Indian athletes are threatening to boycott London 2012 Olympics because of a controversial sponsorship deal with the Dow Chemical Co., it has been reported.
According to the Independent, Lord Sebastian Coe, chairperson of London Organising Committee for Olympic Games (LOCOG), is facing criticism over signing the deal with Dow Chemical in India for its ownership of Union Carbide, whose Indian subsidiary was responsible for the Bhopal gas disaster which killed about 25,000 people and injured over half a million.
Former Olympics minister Tessa Jowell has called on Lord Coe to cancel the deal with Dow before the controversy irreparably damages the standing of the 2012 Games.
"There is a point at which you have to say you cannot take the reputational risk," Jowell told the newspaper. She would travel to New Delhi this week to seek views from ministers and athletes.
Lord Coe will now have to persuade the Indian Olympic Association (IOA) not to boycott the sporting event.
The IOA will meet on Dec. 5 to vote on walking out of the London Games.
A potential boycott by the Indian contingent would be a major embarrassment for Britain as the two countries share close historical, cultural and business ties.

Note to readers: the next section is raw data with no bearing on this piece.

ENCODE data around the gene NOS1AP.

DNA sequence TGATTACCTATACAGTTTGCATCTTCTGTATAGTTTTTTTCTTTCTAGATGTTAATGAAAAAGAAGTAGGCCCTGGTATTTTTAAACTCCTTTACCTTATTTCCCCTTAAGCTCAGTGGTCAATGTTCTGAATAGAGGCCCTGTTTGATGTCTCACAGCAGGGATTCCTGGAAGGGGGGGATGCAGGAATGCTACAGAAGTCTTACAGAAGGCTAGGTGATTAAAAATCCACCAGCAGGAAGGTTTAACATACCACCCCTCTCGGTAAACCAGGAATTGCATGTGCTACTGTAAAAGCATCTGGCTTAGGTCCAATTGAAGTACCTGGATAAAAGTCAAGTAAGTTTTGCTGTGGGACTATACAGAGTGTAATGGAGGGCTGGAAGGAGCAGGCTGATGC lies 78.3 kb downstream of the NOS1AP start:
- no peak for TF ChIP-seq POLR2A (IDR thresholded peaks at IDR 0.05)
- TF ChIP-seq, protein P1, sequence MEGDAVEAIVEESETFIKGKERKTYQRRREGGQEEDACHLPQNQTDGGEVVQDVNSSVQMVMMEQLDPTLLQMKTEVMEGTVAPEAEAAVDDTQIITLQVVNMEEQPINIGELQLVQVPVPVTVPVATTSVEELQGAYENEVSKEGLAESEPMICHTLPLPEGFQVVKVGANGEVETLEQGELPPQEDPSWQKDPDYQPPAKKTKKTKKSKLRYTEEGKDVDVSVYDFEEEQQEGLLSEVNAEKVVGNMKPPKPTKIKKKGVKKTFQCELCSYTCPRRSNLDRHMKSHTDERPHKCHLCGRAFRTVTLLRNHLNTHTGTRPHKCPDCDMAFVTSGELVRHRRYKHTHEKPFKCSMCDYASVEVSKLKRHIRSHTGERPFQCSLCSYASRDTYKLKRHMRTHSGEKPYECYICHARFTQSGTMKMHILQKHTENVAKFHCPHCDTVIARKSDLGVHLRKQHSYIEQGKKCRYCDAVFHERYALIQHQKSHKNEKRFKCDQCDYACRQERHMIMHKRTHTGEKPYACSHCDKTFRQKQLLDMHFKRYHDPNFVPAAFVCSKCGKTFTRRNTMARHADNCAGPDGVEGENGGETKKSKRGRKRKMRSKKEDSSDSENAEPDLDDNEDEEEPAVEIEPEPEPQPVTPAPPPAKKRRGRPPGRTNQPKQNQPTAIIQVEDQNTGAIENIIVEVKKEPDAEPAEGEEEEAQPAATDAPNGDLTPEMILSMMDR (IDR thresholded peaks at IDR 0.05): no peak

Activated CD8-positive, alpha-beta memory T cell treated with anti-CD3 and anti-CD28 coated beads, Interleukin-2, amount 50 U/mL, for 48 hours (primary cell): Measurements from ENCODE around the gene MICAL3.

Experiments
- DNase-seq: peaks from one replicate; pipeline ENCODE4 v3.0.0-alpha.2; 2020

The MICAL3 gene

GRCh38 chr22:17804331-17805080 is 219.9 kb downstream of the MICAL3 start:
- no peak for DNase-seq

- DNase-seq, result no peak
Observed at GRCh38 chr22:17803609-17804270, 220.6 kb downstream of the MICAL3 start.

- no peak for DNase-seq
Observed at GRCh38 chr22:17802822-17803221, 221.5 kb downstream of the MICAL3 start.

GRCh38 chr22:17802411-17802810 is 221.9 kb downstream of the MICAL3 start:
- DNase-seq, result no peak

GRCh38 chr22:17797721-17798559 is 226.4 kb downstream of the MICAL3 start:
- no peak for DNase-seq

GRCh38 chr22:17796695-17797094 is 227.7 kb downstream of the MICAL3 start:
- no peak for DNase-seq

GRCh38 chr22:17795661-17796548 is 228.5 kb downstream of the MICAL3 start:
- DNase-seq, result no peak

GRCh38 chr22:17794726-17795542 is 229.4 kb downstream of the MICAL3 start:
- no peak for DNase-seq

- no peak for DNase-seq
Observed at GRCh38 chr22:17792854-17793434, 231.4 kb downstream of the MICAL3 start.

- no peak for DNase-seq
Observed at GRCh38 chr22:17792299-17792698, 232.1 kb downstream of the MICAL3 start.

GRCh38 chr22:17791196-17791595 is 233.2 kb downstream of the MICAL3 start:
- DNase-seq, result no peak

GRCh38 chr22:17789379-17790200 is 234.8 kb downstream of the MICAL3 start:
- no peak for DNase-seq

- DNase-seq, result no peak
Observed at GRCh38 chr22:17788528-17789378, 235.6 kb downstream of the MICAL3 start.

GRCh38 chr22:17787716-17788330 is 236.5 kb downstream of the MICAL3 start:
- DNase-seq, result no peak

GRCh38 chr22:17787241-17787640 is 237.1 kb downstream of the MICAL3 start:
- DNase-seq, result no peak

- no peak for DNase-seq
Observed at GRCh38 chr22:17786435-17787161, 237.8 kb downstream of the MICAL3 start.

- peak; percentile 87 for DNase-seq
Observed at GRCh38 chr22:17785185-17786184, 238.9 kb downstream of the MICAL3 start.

As the campaign to cancel the sponsorship gains momentum among politicians, athletes and rights groups, both British and Indian governments have to intervene to avoid any embarrassment.
The newspaper has reported that Lord Coe cannot do much about Dow's sponsorship as it is a major promoter of the Games.
But what has become controversial is the move to award a much smaller £7 million sponsorship deal to Dow, allowing it to "wrap" the stadium in company logo - making it quite visible during the games. This deal has outraged some athletes and politicians in India.
Meanwhile, The Times of India newspaper has reported that the IOC denied any move to boycott the Games. The British Department for Culture, Media and Sport too has dismissed the claims, according to the paper.
Shivraj Singh Chauhan, chief minister of the Indian state of Madhya Pradesh where Bhopal is located, has urged the Indian government to support a boycott if the Dow deal continues.
Earlier this month, more than 20 Indian Olympic athletes urged London organisers to scrap Dow's sponsorship of the stadium wrap.
Dow bought Union Carbide in 2001 and clarified that the legal claims surrounding the incident were resolved before Union Carbide was acquired - which the LOCOG accepts. Dow claims Union Carbide made the final payment of $470 million in 1991 to the disaster victims, although this is being contested in the Indian Supreme Court.